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Study: Registered Nurse Staffing Inadequate in Most Nursing Homes

 Posted on August 22, 2018 in Nursing Home Abuse

Chicago nursing home neglect attorneysWhen you place a loved one in a nursing home, you have the right to expect that he or she will be treated with kindness, compassion, and most importantly, appropriate care. After all, the entire point of a nursing home is to provide a level of care that patients cannot easily receive at home. Unfortunately, the “nursing” part of many nursing homes around the country is at frighteningly low levels. In fact, a recent study found that a large majority of nursing homes in the United States fall below recommended federal guidelines in regard to nurse staffing.

Analyzing Staffing Levels

It can be confusing to read reports and studies that address nursing home staff shortages because measuring the care offered by a staff member is quite difficult. For this reason, staffing metrics are often broken down as time per patient per day. For example, if a nursing home has two registered nurses each working a ten-hour shift on a given day, the total nursing time would be 20 hours. If those nurses provided care for 20 residents, the staffing level for that day would be reported as one hour per resident day. If the nurses cared for 40 patients, the level would be 30 minutes per resident day.

In 2001, a federal study estimated that the clinical needs of nursing home patients can usually be met with between 0.55 and 0.75 registered nurse hours per resident day. The same analysis found that residents also need about 4.1 hours of direct care staff time. Direct care staff includes orderlies, nursing assistants, technicians, and other staff members who are not registered nurses.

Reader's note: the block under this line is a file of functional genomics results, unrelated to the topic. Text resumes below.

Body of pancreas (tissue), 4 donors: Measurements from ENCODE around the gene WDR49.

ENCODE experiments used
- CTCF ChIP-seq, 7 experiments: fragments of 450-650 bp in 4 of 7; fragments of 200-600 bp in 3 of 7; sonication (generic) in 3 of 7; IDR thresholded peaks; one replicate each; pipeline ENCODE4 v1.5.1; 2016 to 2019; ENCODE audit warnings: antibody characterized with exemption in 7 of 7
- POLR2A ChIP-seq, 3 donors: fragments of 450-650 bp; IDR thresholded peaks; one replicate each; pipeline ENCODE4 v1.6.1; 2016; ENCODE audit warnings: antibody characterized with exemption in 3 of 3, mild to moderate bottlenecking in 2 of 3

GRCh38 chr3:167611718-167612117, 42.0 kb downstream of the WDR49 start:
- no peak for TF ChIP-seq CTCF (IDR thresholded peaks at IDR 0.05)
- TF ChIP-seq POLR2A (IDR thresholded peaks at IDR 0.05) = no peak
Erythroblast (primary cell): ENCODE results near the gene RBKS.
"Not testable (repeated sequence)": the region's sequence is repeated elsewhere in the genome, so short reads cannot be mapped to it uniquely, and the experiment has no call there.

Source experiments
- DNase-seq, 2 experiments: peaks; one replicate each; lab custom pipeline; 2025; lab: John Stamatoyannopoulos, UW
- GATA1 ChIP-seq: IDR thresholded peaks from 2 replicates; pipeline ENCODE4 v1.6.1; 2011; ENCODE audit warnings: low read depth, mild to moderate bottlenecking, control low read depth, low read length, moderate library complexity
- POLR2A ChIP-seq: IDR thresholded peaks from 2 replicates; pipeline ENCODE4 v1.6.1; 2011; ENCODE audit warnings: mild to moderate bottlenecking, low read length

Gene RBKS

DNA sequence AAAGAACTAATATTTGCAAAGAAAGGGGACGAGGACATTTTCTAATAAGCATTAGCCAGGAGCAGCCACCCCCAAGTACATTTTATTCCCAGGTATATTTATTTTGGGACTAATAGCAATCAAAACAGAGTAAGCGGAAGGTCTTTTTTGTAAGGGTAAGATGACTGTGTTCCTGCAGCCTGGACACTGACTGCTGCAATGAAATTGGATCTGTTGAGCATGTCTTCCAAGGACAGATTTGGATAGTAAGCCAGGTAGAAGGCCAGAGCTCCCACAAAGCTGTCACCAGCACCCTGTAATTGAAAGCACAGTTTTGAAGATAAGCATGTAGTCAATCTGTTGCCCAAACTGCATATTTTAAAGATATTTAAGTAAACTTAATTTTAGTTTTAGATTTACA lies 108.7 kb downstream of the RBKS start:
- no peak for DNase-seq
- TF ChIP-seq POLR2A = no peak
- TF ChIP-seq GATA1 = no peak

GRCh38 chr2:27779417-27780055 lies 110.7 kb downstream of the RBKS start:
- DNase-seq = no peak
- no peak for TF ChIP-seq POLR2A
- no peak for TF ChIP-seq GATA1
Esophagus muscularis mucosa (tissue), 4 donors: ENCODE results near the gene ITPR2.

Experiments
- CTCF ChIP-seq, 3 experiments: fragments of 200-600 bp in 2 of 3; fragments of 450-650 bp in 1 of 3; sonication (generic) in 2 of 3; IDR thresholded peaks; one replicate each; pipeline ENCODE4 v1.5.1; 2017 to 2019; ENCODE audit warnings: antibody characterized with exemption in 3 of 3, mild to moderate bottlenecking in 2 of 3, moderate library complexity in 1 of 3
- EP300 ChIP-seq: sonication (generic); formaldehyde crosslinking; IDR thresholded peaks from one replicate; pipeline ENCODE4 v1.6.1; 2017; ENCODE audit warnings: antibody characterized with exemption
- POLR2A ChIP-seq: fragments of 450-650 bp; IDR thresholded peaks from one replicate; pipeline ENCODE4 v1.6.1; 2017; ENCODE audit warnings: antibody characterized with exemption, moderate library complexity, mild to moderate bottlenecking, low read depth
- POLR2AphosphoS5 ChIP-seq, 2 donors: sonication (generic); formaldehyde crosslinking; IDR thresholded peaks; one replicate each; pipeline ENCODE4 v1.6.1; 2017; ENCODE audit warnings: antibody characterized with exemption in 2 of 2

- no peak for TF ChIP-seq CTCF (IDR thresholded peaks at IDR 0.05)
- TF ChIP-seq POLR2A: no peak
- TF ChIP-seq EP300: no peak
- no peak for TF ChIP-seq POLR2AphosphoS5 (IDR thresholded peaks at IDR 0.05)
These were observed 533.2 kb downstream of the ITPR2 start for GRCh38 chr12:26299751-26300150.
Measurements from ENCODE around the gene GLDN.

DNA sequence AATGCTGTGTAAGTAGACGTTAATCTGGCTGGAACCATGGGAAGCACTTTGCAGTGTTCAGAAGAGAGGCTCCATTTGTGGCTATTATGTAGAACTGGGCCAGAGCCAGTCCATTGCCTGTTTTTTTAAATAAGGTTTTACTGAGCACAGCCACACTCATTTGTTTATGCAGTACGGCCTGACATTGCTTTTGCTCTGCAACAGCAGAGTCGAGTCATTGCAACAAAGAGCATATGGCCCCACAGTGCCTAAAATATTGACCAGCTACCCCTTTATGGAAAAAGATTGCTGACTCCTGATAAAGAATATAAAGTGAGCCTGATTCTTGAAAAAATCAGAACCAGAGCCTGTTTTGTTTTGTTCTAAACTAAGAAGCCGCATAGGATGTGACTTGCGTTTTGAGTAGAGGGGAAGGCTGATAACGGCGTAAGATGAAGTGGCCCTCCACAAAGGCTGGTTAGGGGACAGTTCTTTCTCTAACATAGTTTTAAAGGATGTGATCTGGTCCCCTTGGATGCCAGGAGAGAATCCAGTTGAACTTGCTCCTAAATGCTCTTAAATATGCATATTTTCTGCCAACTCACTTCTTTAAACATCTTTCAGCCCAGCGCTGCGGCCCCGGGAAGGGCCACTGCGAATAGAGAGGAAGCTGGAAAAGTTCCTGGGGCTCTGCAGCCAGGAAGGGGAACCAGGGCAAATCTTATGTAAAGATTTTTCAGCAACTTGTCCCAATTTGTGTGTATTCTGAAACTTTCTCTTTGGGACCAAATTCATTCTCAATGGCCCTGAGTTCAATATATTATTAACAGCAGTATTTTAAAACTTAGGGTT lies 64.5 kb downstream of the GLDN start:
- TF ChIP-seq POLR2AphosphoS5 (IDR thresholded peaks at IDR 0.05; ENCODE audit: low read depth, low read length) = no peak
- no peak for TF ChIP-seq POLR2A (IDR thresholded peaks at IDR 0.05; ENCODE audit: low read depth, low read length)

Troubling Findings

Near the end of 2017, the Long Term Care Community Coalition (LTCCC) reviewed data collected by the Centers for Medicare and Medicaid Services (CMS). The LTCCC is a New York-based not-for-profit group that is dedicated to improving the quality of life for residents in nursing homes and assisted living centers.

The LTCCC’s findings showed that 70 percent of U.S. nursing homes report registered nurse staffing levels at 30 minutes per resident day or below. In some of the worse cases, such levels were actually zero minutes per resident day. Richard Mollot, the executive director of the LTCCC, guessed that in these facilities, the only registered nurses in the building were assigned to administrative duties instead of patient care.

The same review found direct care staffing levels of four hours per resident day or less in 82 percent of nursing homes. Direct care levels were under three hours in 30 percent of facilities. Mollot also indicated that the numbers his group analyzed included nursing facilities associated with hospitals and those that focus on pediatric patients, both of which would have higher-than-average staffing levels.

Staff Shortages Can Cause Problems

Understaffed nursing homes can be dangerous, as residents often do not receive the care and attention they need. If your loved one has suffered injuries in a nursing home due to low staffing levels, contact an experienced Illinois nursing home neglect attorney for help. Call 312-535-4625 for a free consultation at Schwartz Injury Law today.



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